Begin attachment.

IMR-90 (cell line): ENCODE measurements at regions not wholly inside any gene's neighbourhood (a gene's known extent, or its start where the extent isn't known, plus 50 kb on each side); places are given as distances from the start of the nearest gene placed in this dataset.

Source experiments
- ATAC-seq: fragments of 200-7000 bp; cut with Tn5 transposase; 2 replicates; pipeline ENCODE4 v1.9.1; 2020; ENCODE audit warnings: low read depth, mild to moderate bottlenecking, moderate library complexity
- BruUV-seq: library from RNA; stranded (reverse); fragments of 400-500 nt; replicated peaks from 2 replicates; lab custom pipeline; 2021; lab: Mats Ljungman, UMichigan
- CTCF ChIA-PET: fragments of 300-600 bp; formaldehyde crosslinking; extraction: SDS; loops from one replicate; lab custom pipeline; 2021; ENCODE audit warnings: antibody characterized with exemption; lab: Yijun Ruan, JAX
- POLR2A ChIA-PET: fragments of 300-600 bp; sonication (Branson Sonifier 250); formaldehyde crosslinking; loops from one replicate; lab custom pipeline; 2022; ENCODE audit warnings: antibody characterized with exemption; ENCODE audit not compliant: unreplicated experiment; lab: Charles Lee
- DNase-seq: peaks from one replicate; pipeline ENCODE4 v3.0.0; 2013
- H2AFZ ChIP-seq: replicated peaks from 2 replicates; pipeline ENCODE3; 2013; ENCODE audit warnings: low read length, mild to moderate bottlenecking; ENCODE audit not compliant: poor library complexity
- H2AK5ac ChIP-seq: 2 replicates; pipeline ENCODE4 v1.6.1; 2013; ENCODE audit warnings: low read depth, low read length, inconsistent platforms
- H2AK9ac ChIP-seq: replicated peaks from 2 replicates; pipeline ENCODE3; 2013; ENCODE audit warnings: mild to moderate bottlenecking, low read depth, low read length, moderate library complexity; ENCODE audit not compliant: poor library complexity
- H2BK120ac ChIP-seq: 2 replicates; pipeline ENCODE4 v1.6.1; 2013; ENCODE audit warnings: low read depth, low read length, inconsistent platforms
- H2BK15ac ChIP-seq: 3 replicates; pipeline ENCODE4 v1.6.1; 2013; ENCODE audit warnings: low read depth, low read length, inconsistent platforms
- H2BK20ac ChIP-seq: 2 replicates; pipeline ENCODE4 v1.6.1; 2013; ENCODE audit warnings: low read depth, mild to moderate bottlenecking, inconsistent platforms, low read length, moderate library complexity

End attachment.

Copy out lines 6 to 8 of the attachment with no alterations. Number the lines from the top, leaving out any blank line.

- POLR2A ChIA-PET: fragments of 300-600 bp; sonication (Branson Sonifier 250); formaldehyde crosslinking; loops from one replicate; lab custom pipeline; 2022; ENCODE audit warnings: antibody characterized with exemption; ENCODE audit not compliant: unreplicated experiment; lab: Charles Lee
- DNase-seq: peaks from one replicate; pipeline ENCODE4 v3.0.0; 2013
- H2AFZ ChIP-seq: replicated peaks from 2 replicates; pipeline ENCODE3; 2013; ENCODE audit warnings: low read length, mild to moderate bottlenecking; ENCODE audit not compliant: poor library complexity